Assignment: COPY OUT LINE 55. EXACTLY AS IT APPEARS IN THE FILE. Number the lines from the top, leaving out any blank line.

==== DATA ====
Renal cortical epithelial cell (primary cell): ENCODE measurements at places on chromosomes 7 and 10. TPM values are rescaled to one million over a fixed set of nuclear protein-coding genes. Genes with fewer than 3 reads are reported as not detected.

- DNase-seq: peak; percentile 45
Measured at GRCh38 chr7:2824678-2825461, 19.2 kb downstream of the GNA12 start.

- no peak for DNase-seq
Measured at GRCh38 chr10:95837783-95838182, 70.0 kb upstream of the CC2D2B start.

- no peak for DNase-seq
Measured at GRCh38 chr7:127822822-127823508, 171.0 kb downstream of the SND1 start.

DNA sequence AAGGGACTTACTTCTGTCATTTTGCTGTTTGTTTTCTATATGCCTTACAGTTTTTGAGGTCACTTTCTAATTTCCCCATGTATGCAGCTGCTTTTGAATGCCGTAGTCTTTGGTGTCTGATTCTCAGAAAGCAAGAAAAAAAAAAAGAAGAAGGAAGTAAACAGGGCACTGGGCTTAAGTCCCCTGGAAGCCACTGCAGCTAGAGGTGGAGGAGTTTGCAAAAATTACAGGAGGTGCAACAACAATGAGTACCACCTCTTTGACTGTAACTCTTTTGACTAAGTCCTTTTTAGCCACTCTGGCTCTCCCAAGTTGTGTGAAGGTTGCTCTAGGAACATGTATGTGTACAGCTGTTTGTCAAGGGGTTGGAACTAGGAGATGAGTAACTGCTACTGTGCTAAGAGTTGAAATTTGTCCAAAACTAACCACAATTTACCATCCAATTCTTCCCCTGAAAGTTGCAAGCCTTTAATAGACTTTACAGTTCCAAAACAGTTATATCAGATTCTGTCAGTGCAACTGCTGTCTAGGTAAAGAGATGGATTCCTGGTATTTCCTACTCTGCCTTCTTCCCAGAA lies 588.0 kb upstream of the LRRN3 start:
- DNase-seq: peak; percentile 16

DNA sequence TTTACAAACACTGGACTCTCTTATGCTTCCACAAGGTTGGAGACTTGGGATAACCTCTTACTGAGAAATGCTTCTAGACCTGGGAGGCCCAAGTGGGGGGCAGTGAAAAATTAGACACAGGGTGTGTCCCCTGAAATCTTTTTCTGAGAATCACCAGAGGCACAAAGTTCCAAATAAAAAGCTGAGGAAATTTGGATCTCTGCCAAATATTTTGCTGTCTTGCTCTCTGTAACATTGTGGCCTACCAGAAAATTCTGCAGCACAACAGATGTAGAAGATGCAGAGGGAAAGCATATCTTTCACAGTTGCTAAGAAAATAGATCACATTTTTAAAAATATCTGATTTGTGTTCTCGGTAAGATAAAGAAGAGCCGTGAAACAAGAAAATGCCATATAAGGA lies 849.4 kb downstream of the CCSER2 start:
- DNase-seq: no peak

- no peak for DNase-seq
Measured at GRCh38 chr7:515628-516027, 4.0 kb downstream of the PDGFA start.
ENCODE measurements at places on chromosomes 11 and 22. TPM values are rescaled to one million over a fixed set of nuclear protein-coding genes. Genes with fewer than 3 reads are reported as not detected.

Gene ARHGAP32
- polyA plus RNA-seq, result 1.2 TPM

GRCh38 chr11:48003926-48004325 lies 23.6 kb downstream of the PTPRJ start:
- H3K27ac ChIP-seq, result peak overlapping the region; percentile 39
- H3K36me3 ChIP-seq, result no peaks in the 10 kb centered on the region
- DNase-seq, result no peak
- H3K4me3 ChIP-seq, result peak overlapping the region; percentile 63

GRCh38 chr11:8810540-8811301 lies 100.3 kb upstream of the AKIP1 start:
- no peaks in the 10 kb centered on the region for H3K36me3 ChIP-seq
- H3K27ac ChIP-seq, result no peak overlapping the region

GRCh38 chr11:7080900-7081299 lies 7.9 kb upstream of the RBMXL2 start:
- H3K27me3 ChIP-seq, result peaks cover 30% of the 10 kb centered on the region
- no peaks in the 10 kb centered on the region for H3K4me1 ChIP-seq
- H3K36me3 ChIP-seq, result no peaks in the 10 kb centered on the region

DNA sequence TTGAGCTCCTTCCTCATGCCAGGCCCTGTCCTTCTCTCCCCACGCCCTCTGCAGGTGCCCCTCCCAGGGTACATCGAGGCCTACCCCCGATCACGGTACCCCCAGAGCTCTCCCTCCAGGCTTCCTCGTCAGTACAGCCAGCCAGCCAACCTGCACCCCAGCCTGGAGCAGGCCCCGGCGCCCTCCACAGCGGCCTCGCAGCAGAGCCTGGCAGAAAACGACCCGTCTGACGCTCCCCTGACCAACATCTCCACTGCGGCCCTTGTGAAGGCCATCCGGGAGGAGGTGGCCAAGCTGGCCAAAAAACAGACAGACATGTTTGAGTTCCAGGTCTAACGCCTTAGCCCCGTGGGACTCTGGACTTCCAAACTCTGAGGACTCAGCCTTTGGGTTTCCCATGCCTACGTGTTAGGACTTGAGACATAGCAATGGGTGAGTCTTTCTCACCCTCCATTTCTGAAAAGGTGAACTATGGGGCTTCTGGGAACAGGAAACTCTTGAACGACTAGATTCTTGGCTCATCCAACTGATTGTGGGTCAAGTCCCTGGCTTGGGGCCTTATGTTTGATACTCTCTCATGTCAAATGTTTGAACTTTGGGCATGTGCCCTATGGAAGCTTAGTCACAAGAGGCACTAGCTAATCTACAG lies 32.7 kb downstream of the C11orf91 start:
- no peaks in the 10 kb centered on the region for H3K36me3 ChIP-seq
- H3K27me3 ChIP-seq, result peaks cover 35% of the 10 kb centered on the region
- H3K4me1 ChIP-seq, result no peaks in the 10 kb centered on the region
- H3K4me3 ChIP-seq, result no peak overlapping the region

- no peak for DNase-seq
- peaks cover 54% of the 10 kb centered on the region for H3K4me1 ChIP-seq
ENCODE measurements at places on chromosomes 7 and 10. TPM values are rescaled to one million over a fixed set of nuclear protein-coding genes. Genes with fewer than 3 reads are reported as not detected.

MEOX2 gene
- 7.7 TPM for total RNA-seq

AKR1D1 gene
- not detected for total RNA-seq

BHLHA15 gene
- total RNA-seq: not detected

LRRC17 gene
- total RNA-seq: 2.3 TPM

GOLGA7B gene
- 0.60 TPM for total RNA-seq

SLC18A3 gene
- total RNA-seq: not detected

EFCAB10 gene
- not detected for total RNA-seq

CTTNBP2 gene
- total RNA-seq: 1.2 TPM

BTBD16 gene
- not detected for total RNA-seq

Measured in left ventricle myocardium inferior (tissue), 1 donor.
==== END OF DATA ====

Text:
Measured in left ventricle myocardium inferior (tissue), 1 donor.